Written by Steven Verrier

Potassium is a Key to Good Senior Health

Every health-conscious senior knows about the dangers of including too much sodium in the diet, and any serious effort at reducing the risk of high blood pressure and stroke has to include keeping sodium intake at a safe level.

But evidence seems to indicate that, along with reducing the amount of sodium in the diet, increasing the amount of a certain other electrolyte mineral is another important step to take in pursuit of good senior health.

Electrolytes are minerals that, as ions or charged participles, can conduct electricity. Inside the body, a proper balance between key electrolytes is vital to good health, and it just so happens that sodium and potassium are two key electrolytes that definitely ought to be kept in proper balance.

For most people—especially in this age of processed foods containing unprecedented amounts of sodium—this means two obvious steps are in order for anyone serious about attaining or maintaining good senior health:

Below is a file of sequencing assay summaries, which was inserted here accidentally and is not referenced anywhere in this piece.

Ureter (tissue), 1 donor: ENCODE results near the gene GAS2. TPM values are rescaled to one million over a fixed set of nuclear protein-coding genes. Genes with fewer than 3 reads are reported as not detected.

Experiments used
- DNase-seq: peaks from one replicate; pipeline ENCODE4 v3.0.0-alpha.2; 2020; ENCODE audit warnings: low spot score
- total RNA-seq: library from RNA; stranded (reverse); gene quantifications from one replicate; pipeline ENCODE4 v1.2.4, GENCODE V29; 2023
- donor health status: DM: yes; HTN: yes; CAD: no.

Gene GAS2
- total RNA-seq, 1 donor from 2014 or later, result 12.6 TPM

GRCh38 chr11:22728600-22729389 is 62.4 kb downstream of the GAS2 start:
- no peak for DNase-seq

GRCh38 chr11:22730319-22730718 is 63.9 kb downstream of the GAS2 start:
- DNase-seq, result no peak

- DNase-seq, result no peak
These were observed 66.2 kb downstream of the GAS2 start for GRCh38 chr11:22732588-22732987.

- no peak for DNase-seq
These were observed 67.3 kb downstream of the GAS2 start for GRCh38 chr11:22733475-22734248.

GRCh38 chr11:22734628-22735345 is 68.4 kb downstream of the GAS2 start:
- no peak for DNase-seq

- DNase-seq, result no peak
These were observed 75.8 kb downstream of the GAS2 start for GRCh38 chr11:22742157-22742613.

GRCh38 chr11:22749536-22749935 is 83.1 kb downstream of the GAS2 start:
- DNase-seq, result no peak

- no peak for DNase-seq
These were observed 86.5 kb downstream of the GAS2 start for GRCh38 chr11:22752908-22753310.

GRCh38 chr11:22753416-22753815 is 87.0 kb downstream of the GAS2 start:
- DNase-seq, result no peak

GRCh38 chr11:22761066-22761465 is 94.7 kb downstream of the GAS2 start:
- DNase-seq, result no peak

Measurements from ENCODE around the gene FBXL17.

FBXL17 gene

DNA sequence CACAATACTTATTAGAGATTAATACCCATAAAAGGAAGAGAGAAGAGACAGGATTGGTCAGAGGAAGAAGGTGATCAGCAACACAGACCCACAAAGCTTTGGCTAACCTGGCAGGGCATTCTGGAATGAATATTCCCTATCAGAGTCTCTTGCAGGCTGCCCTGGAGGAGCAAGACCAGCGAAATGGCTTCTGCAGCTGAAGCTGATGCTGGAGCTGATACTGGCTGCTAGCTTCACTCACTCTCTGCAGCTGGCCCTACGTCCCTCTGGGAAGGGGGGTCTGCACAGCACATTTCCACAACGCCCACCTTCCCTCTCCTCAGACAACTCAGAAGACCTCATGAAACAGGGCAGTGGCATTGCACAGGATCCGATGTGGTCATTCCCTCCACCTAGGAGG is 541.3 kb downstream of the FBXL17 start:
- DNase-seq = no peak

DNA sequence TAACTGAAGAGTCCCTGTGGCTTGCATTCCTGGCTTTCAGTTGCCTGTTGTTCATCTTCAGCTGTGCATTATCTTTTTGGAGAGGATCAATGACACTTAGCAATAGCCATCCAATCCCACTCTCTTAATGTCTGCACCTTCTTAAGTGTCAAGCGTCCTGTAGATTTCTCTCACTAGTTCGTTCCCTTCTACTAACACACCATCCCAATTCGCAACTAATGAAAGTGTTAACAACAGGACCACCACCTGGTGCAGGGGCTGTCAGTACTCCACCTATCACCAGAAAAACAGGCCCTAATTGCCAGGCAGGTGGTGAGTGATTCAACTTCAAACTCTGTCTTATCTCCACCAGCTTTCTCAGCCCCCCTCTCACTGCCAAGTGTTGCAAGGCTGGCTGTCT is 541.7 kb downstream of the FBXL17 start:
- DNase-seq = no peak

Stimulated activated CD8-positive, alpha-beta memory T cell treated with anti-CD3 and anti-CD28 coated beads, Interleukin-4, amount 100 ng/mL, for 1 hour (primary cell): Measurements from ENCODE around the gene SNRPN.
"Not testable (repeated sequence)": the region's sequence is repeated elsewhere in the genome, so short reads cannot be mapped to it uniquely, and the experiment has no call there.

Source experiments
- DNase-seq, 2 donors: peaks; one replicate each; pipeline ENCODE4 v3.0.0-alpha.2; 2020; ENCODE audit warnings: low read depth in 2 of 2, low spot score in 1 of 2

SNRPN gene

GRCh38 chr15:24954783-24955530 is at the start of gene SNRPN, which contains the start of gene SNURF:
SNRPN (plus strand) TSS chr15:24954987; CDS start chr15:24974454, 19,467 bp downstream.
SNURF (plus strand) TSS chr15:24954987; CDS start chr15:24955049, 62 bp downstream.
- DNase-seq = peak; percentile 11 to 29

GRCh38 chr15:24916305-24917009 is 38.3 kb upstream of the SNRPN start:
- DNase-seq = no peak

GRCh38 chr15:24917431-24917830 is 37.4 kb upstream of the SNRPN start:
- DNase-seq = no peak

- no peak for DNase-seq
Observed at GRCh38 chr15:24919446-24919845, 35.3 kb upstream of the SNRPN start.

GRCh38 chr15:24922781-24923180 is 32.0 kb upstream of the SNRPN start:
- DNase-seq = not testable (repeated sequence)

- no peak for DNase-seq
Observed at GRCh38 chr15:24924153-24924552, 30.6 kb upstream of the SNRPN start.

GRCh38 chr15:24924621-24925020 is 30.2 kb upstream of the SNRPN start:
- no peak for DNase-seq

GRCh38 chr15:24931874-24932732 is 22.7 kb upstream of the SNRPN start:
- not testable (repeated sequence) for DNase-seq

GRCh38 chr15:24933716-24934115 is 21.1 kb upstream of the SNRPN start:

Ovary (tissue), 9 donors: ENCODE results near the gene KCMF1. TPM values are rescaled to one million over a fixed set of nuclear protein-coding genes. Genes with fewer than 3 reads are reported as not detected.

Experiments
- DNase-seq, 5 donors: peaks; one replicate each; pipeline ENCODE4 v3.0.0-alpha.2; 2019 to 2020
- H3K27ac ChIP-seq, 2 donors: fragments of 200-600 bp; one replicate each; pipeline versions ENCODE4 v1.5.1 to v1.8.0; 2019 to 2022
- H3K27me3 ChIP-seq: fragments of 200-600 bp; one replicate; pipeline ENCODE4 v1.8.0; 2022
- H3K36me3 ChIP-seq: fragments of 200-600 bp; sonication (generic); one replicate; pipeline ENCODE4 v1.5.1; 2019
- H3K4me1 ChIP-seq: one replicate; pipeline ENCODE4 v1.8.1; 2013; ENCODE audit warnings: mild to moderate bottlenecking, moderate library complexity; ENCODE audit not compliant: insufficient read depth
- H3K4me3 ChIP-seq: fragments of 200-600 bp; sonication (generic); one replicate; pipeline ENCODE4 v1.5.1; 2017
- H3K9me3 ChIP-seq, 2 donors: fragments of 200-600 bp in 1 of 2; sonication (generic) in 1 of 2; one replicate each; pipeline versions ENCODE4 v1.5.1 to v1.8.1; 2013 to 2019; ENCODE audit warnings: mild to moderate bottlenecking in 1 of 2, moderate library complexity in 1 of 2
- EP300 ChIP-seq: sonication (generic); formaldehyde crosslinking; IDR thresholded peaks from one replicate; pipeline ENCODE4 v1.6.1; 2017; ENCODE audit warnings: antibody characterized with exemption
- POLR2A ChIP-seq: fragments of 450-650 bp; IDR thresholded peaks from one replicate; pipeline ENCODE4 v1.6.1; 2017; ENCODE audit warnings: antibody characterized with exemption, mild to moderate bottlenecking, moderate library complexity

1. Reduce sodium intake. Often, simply reducing consumption of processed foods can make a big difference.
  2. Increase potassium intake. Increasing the amount of potassium in your diet can pay off in reduced health risks and an overall level of health that you haven’t seen in years.

Problems associated with low potassium intake include hypertension, stroke, and lung and kidney problems. Potassium deficiencies have also been associated with osteoporosis, which strikes many women as they age. Perhaps less serious but still troublesome conditions associated with low sodium intake include fatigue, muscle spasms, and night cramps.

Adequate potassium consumption is especially vital for people who have one or both of the following conditions:

  • High blood pressure

High blood pressure, or hypertension, is a serious problem for many American seniors and adults of all ages. Elevated blood pressure increases the heart’s workload, and puts people at higher risk for heart failure, heart attack, stroke, artery disease, kidney disease, and more. Evidence seems conclusive that reducing sodium and increasing potassium in the diet is advisable for people with hypertension. A diet with sodium and potassium in good balance is also beneficial for people who do not have high blood pressure and want to reduce their chances of developing it.